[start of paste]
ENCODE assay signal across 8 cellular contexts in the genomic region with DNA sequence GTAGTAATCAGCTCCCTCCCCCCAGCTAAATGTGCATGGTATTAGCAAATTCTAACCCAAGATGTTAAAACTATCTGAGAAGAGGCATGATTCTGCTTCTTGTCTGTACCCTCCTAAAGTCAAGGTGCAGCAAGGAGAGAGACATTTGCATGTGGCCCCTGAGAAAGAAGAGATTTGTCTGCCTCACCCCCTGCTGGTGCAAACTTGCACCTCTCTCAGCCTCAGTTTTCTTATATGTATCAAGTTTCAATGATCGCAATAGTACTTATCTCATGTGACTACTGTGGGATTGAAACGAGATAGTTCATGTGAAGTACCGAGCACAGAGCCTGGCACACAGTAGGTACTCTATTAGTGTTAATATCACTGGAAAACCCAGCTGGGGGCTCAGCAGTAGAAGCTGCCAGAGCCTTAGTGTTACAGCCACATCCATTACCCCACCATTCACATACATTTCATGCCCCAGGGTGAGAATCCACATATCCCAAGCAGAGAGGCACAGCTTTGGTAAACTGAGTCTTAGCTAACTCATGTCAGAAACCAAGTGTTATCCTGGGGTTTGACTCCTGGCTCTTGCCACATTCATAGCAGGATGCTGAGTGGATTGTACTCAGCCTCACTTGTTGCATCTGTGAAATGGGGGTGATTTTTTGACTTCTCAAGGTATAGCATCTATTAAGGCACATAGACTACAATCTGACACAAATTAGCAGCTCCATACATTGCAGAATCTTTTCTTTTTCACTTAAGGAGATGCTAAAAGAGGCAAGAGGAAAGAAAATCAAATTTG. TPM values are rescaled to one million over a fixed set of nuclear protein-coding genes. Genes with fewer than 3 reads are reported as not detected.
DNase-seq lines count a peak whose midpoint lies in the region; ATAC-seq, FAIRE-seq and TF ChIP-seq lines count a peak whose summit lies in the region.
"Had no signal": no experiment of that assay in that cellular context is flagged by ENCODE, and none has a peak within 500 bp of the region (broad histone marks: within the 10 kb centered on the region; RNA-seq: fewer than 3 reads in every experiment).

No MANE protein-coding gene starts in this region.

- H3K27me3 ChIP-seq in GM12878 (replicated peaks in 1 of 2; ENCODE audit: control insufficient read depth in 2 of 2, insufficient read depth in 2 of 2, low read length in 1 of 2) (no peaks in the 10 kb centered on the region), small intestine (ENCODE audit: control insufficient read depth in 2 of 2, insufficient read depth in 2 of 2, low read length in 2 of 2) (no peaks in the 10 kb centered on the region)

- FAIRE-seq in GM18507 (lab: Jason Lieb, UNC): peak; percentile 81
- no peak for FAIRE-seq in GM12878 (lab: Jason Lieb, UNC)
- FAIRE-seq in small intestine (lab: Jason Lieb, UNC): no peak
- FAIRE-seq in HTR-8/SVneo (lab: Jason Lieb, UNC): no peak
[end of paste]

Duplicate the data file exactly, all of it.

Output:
ENCODE assay signal across 8 cellular contexts in the genomic region with DNA sequence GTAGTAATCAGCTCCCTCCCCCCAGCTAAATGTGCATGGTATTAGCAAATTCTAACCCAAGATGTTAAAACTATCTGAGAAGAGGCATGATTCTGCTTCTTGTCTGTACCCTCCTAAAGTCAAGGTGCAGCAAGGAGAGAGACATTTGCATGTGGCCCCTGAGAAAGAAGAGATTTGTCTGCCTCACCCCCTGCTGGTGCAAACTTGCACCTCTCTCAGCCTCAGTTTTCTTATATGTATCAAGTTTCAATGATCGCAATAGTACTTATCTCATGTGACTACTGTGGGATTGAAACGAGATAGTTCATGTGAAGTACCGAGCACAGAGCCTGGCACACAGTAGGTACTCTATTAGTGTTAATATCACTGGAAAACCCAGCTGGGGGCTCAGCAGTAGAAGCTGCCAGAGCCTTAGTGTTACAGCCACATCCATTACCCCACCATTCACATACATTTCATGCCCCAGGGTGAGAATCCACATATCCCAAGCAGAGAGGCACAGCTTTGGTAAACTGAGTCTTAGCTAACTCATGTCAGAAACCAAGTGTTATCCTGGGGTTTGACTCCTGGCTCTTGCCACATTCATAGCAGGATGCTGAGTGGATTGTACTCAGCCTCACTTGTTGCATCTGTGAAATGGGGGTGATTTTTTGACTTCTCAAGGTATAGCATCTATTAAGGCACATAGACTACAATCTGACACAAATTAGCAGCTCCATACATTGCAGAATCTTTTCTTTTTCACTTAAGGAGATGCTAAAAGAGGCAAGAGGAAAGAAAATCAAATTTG. TPM values are rescaled to one million over a fixed set of nuclear protein-coding genes. Genes with fewer than 3 reads are reported as not detected.
DNase-seq lines count a peak whose midpoint lies in the region; ATAC-seq, FAIRE-seq and TF ChIP-seq lines count a peak whose summit lies in the region.
"Had no signal": no experiment of that assay in that cellular context is flagged by ENCODE, and none has a peak within 500 bp of the region (broad histone marks: within the 10 kb centered on the region; RNA-seq: fewer than 3 reads in every experiment).

No MANE protein-coding gene starts in this region.

- H3K27me3 ChIP-seq in GM12878 (replicated peaks in 1 of 2; ENCODE audit: control insufficient read depth in 2 of 2, insufficient read depth in 2 of 2, low read length in 1 of 2) (no peaks in the 10 kb centered on the region), small intestine (ENCODE audit: control insufficient read depth in 2 of 2, insufficient read depth in 2 of 2, low read length in 2 of 2) (no peaks in the 10 kb centered on the region)

- FAIRE-seq in GM18507 (lab: Jason Lieb, UNC): peak; percentile 81
- no peak for FAIRE-seq in GM12878 (lab: Jason Lieb, UNC)
- FAIRE-seq in small intestine (lab: Jason Lieb, UNC): no peak
- FAIRE-seq in HTR-8/SVneo (lab: Jason Lieb, UNC): no peak